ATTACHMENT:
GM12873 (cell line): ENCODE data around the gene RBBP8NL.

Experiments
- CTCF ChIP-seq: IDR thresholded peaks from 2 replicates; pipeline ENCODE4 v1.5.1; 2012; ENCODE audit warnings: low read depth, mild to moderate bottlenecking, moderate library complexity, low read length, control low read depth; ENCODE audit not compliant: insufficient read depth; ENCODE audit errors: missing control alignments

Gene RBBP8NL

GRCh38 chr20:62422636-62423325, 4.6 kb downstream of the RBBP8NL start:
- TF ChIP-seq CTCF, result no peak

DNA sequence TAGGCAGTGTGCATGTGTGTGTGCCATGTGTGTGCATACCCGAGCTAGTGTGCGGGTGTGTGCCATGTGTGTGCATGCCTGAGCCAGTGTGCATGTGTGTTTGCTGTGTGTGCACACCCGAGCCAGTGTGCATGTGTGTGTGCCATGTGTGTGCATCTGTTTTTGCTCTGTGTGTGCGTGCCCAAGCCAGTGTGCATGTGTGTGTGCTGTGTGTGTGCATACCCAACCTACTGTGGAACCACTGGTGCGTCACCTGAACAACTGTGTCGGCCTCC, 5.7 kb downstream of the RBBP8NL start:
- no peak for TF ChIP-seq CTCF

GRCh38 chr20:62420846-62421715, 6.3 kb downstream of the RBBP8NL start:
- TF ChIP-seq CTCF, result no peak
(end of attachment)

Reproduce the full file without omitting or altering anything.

GM12873 (cell line): ENCODE data around the gene RBBP8NL.

Experiments
- CTCF ChIP-seq: IDR thresholded peaks from 2 replicates; pipeline ENCODE4 v1.5.1; 2012; ENCODE audit warnings: low read depth, mild to moderate bottlenecking, moderate library complexity, low read length, control low read depth; ENCODE audit not compliant: insufficient read depth; ENCODE audit errors: missing control alignments

Gene RBBP8NL

GRCh38 chr20:62422636-62423325, 4.6 kb downstream of the RBBP8NL start:
- TF ChIP-seq CTCF, result no peak

DNA sequence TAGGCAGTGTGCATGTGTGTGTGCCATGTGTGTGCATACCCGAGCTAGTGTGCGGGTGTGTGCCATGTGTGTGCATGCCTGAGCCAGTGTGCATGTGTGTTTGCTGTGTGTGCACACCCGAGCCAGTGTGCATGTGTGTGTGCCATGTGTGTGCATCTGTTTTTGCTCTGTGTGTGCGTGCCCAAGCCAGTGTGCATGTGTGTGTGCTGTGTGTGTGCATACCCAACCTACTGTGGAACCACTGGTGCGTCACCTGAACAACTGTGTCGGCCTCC, 5.7 kb downstream of the RBBP8NL start:
- no peak for TF ChIP-seq CTCF

GRCh38 chr20:62420846-62421715, 6.3 kb downstream of the RBBP8NL start:
- TF ChIP-seq CTCF, result no peak